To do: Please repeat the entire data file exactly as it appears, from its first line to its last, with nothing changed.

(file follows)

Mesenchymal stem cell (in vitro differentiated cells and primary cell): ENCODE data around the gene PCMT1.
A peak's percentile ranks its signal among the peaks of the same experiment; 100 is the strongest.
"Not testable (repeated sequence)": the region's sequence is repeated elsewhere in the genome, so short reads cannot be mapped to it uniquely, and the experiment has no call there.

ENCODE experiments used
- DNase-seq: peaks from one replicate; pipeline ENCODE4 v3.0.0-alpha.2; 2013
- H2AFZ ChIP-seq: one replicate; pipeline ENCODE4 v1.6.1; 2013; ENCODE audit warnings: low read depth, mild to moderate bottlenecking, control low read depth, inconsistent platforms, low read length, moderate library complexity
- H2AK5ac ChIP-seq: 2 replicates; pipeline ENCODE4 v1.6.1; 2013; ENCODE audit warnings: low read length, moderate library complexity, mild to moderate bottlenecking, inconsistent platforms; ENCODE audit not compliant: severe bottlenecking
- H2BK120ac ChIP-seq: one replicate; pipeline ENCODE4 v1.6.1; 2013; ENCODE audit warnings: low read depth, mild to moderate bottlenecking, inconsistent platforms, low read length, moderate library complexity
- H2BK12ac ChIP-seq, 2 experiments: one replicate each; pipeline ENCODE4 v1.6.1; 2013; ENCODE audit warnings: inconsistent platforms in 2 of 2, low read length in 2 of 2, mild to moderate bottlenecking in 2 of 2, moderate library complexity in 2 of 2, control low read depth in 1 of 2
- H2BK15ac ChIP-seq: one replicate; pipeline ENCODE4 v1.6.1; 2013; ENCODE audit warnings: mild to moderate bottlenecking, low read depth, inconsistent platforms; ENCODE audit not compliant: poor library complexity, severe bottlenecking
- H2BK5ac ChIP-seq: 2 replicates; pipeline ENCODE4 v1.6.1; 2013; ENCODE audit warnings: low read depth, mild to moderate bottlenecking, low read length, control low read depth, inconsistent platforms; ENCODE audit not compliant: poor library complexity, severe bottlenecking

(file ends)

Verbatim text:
Mesenchymal stem cell (in vitro differentiated cells and primary cell): ENCODE data around the gene PCMT1.
A peak's percentile ranks its signal among the peaks of the same experiment; 100 is the strongest.
"Not testable (repeated sequence)": the region's sequence is repeated elsewhere in the genome, so short reads cannot be mapped to it uniquely, and the experiment has no call there.

ENCODE experiments used
- DNase-seq: peaks from one replicate; pipeline ENCODE4 v3.0.0-alpha.2; 2013
- H2AFZ ChIP-seq: one replicate; pipeline ENCODE4 v1.6.1; 2013; ENCODE audit warnings: low read depth, mild to moderate bottlenecking, control low read depth, inconsistent platforms, low read length, moderate library complexity
- H2AK5ac ChIP-seq: 2 replicates; pipeline ENCODE4 v1.6.1; 2013; ENCODE audit warnings: low read length, moderate library complexity, mild to moderate bottlenecking, inconsistent platforms; ENCODE audit not compliant: severe bottlenecking
- H2BK120ac ChIP-seq: one replicate; pipeline ENCODE4 v1.6.1; 2013; ENCODE audit warnings: low read depth, mild to moderate bottlenecking, inconsistent platforms, low read length, moderate library complexity
- H2BK12ac ChIP-seq, 2 experiments: one replicate each; pipeline ENCODE4 v1.6.1; 2013; ENCODE audit warnings: inconsistent platforms in 2 of 2, low read length in 2 of 2, mild to moderate bottlenecking in 2 of 2, moderate library complexity in 2 of 2, control low read depth in 1 of 2
- H2BK15ac ChIP-seq: one replicate; pipeline ENCODE4 v1.6.1; 2013; ENCODE audit warnings: mild to moderate bottlenecking, low read depth, inconsistent platforms; ENCODE audit not compliant: poor library complexity, severe bottlenecking
- H2BK5ac ChIP-seq: 2 replicates; pipeline ENCODE4 v1.6.1; 2013; ENCODE audit warnings: low read depth, mild to moderate bottlenecking, low read length, control low read depth, inconsistent platforms; ENCODE audit not compliant: poor library complexity, severe bottlenecking